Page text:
Medication Administration Practices in United States’ Schools: A Systematic Review and Meta-synthesis

Ashley A. Lowe, Joe K. Gerald, Conrad Clemens, Cherie Gaither, Lynn B Gerald

Research output: Contribution to journalReview articlepeer-review


Schools often provide medication management to children at school, yet, most U.S. schools lack a full-time, licensed nurse. Schools rely heavily on unlicensed assistive personnel (UAP) to perform such tasks. This systematic review examined medication management among K-12 school nurses. Keyword searches in three databases were performed. We included studies that examined: (a) K-12 charter, private/parochial, or public schools, (b) UAPs and licensed nurses, (c) policies and practices for medication management, or (d) nurse delegation laws. Three concepts were synthesized: (a) level of training, (b) nurse delegation, and (c) emergency medications. One-hundred twelve articles were screened. Of these, 37.5% (42/112) were comprehensively reviewed. Eighty-one percent discussed level of training, 69% nurse delegation, and 57% emergency medications. Succinct and consistent policies within and across the United States aimed at increasing access to emergency medications in schools remain necessary.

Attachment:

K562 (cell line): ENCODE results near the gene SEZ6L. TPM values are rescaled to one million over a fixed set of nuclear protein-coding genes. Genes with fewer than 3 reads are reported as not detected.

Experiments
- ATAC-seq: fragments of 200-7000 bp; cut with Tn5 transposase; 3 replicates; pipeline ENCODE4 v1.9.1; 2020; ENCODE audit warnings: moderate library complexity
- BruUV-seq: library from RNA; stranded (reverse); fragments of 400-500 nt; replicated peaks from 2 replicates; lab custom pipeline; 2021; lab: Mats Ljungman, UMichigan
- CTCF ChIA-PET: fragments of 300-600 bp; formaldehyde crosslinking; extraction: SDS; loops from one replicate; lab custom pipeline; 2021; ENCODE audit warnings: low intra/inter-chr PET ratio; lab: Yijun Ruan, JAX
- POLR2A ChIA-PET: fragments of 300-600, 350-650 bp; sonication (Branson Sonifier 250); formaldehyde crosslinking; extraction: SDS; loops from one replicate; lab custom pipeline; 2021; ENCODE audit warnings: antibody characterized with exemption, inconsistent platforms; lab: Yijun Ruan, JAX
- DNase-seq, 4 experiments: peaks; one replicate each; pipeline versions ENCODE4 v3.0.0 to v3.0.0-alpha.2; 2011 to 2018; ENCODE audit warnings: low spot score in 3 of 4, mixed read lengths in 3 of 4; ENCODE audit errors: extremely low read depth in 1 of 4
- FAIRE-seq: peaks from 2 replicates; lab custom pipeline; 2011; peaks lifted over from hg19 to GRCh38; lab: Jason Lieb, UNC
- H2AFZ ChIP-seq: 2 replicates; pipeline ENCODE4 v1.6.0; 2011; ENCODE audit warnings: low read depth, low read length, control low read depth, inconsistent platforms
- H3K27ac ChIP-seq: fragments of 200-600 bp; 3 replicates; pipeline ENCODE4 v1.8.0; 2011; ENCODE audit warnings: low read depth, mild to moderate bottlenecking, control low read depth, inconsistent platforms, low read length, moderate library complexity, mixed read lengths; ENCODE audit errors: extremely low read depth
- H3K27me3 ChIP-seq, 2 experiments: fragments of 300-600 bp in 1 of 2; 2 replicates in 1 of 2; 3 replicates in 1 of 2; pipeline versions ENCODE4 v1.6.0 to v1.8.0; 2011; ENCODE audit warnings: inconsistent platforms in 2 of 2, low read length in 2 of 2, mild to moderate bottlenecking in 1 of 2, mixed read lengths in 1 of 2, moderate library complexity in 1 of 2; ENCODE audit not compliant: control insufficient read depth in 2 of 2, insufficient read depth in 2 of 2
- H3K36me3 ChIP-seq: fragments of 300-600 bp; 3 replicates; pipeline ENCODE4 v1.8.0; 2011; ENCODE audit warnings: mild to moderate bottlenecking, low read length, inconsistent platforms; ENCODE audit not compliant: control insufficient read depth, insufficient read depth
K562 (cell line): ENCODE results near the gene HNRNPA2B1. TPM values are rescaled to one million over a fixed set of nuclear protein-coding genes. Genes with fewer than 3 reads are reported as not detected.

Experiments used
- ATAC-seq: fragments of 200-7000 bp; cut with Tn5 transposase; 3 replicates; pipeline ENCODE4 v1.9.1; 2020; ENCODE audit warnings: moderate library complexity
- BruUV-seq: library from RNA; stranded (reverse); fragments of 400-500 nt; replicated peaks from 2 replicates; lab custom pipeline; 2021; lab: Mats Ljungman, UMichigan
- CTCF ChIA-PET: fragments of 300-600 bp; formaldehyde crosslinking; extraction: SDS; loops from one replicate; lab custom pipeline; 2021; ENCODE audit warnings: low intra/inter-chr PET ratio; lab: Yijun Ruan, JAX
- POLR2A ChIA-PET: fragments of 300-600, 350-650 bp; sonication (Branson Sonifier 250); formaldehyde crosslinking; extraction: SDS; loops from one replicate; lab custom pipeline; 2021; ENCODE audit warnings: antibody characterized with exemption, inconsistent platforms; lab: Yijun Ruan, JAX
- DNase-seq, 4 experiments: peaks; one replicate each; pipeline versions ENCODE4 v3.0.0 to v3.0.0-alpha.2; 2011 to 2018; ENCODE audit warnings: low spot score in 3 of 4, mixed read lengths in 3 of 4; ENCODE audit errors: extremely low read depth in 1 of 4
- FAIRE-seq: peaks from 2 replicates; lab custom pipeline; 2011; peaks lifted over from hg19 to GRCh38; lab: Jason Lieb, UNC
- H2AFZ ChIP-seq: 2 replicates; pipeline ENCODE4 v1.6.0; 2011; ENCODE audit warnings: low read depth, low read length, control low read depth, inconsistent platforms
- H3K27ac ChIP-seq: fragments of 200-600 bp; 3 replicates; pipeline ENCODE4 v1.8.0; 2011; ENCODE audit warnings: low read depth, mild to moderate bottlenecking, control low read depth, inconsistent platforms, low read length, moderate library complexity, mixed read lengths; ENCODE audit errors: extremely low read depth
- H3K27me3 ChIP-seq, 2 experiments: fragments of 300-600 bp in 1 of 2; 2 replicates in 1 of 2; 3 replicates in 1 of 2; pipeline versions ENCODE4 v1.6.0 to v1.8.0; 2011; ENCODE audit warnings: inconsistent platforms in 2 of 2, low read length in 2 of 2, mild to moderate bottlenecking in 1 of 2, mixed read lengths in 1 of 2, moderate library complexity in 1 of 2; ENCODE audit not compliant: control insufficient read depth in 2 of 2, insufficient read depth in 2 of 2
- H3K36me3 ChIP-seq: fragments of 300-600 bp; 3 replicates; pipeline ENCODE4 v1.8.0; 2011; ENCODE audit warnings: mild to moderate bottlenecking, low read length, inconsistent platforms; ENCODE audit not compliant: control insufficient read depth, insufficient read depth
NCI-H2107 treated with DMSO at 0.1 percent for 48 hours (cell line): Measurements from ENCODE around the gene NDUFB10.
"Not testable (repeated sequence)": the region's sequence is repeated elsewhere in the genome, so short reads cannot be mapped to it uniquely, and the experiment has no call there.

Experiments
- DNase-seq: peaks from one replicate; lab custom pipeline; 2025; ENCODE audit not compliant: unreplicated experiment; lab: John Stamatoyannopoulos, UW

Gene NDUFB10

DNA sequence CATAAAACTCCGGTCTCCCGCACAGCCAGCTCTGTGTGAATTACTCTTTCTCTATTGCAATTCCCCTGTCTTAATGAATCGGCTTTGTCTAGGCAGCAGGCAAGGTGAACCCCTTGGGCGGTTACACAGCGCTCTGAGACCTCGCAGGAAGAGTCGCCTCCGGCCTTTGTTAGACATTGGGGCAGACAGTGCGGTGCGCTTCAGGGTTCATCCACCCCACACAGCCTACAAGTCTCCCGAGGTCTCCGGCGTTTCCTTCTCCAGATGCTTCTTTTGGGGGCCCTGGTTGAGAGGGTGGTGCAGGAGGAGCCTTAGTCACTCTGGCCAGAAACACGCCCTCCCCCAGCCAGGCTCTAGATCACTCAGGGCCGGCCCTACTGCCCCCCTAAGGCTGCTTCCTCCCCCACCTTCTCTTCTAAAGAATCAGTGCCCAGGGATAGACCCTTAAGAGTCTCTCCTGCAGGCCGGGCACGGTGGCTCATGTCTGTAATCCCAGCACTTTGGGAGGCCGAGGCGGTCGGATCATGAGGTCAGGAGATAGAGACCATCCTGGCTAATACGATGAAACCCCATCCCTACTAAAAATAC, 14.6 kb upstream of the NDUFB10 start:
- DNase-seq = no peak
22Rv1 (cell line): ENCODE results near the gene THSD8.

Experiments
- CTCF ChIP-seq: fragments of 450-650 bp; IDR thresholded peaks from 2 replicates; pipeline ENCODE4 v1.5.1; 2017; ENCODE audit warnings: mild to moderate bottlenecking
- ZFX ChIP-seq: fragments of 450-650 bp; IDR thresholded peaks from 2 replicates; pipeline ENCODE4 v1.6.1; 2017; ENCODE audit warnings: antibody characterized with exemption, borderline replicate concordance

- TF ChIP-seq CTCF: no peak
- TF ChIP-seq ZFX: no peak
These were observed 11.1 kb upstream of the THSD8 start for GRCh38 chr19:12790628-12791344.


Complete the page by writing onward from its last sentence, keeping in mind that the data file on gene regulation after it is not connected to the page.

Original languageEnglish (US)
JournalJournal of School Nursing
StateAccepted/In press - 2021


  • licensed nurse
  • medication administration
  • medication management
  • school health
  • school nurse
  • unlicensed assistive personnel (UAP)

ASJC Scopus subject areas

  • Nursing (miscellaneous)


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